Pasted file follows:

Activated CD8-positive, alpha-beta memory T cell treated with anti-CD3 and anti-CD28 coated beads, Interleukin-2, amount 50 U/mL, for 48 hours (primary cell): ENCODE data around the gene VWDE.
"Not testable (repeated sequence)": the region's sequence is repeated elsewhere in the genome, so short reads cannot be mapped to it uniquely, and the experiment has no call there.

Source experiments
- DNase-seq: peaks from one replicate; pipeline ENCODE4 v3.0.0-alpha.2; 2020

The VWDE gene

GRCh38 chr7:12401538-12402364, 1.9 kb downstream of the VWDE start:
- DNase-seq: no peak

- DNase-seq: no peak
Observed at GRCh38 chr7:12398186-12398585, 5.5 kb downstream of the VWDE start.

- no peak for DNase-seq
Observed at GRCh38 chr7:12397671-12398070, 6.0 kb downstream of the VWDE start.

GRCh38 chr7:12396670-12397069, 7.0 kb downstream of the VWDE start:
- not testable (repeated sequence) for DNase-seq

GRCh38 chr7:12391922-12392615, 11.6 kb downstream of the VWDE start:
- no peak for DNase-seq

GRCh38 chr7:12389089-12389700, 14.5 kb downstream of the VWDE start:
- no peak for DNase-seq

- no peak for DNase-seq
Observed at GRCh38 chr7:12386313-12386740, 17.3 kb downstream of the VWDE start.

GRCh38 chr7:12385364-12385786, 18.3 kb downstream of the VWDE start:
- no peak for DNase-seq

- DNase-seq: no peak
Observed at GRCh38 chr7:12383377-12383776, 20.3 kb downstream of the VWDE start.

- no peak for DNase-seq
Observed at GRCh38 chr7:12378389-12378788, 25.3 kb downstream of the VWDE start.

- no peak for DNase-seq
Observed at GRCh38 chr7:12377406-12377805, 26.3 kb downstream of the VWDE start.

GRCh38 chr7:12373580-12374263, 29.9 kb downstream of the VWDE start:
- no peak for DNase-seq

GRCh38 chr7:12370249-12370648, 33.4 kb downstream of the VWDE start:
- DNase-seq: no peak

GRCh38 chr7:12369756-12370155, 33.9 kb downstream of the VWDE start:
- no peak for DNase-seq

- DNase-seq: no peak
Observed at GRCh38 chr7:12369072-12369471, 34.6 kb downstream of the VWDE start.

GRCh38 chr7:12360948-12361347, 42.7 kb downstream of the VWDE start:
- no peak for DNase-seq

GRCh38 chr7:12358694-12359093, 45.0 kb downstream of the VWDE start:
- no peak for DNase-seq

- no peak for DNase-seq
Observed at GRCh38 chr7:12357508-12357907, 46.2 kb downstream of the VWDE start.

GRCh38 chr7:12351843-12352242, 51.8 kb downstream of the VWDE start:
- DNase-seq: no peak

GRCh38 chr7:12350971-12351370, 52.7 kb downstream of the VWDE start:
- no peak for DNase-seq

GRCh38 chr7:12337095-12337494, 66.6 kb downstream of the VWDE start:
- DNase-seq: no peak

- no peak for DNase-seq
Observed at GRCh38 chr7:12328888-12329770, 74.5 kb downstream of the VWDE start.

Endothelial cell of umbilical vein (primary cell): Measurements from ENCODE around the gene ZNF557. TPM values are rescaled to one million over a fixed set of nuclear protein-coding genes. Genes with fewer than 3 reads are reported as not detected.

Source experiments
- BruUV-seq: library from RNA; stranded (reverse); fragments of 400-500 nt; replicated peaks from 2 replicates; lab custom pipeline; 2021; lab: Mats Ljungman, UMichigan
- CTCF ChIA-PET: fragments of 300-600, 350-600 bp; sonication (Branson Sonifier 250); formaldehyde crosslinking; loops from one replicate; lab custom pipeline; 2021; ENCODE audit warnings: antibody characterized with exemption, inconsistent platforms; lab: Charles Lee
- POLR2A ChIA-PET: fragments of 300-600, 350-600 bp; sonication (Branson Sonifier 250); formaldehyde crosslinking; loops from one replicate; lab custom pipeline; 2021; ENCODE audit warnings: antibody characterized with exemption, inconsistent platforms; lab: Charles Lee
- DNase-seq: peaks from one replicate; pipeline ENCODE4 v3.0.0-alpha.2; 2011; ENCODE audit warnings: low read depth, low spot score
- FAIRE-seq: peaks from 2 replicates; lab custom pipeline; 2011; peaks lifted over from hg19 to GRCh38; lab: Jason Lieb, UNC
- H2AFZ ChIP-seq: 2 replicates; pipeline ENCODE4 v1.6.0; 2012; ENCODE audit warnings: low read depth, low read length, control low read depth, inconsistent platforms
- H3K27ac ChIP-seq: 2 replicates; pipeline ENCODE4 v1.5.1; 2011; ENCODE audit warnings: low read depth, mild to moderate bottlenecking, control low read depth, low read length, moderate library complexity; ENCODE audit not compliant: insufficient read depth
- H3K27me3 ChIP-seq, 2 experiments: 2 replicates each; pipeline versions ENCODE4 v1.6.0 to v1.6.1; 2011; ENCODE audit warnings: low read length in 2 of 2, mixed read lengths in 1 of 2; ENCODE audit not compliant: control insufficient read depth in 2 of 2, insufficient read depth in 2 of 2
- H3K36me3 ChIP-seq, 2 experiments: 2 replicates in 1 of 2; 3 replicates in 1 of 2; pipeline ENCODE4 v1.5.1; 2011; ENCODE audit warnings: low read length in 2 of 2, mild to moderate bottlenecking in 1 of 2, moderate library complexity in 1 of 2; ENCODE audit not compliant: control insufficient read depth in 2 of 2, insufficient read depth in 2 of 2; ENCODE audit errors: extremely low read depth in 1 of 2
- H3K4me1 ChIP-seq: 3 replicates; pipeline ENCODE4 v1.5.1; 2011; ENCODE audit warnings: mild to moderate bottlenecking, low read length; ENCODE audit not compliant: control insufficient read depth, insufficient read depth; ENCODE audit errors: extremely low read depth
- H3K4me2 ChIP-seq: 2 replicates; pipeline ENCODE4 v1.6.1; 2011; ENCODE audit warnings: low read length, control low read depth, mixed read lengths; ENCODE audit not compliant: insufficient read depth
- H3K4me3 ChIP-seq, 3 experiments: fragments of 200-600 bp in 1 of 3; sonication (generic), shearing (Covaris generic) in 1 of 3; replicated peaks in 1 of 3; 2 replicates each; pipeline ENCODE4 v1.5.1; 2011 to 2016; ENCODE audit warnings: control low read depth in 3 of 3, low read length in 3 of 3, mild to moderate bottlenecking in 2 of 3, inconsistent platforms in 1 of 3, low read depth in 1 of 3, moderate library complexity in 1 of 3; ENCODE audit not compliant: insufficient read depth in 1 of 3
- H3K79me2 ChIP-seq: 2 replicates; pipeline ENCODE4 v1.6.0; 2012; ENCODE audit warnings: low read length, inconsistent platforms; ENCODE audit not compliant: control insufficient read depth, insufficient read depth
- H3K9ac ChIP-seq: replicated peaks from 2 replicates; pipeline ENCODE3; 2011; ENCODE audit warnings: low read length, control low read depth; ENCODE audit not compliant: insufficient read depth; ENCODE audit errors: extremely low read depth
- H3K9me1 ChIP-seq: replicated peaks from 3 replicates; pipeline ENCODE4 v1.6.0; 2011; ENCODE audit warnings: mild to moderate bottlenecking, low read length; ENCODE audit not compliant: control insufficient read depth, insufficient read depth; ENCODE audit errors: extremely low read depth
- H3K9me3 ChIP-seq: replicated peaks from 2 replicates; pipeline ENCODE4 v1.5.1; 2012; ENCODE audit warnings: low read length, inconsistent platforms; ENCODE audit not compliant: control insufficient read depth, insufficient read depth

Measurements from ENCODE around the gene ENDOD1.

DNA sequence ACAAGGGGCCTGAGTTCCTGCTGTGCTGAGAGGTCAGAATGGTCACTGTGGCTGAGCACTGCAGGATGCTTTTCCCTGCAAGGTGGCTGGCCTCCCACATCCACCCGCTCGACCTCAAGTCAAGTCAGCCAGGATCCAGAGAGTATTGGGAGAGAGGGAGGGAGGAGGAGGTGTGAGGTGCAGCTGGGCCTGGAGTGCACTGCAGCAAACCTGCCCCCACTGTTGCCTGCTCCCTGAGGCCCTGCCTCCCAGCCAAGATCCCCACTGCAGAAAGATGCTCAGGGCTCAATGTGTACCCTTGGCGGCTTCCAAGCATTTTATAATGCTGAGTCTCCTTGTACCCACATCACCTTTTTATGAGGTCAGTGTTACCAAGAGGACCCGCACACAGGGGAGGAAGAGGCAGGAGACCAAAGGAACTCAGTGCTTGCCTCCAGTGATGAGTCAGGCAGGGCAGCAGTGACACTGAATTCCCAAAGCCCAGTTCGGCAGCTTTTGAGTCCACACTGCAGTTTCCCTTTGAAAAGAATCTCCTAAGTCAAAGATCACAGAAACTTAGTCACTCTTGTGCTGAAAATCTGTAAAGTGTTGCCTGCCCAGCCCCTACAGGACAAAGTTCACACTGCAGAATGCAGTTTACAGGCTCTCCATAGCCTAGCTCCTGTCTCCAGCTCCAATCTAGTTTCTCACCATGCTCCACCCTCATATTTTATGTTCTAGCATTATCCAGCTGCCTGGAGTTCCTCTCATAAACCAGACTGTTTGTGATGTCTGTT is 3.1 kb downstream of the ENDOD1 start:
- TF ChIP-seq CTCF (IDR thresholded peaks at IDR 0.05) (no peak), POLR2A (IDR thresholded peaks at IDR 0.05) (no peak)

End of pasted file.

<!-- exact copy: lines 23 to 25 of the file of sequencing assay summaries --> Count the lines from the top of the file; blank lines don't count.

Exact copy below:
Observed at GRCh38 chr7:12383377-12383776, 20.3 kb downstream of the VWDE start.

- no peak for DNase-seq
Observed at GRCh38 chr7:12378389-12378788, 25.3 kb downstream of the VWDE start.